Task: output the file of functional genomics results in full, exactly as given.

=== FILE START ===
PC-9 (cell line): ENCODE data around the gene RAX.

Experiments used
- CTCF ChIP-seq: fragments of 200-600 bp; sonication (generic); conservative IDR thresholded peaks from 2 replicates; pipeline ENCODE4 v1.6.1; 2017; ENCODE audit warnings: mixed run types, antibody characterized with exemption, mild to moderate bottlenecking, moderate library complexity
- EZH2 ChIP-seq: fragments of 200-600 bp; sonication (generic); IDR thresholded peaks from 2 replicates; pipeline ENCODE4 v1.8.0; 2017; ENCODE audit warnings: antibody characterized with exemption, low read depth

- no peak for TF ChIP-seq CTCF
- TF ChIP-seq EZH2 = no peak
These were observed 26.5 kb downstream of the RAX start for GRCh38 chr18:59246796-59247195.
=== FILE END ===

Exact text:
PC-9 (cell line): ENCODE data around the gene RAX.

Experiments used
- CTCF ChIP-seq: fragments of 200-600 bp; sonication (generic); conservative IDR thresholded peaks from 2 replicates; pipeline ENCODE4 v1.6.1; 2017; ENCODE audit warnings: mixed run types, antibody characterized with exemption, mild to moderate bottlenecking, moderate library complexity
- EZH2 ChIP-seq: fragments of 200-600 bp; sonication (generic); IDR thresholded peaks from 2 replicates; pipeline ENCODE4 v1.8.0; 2017; ENCODE audit warnings: antibody characterized with exemption, low read depth

- no peak for TF ChIP-seq CTCF
- TF ChIP-seq EZH2 = no peak
These were observed 26.5 kb downstream of the RAX start for GRCh38 chr18:59246796-59247195.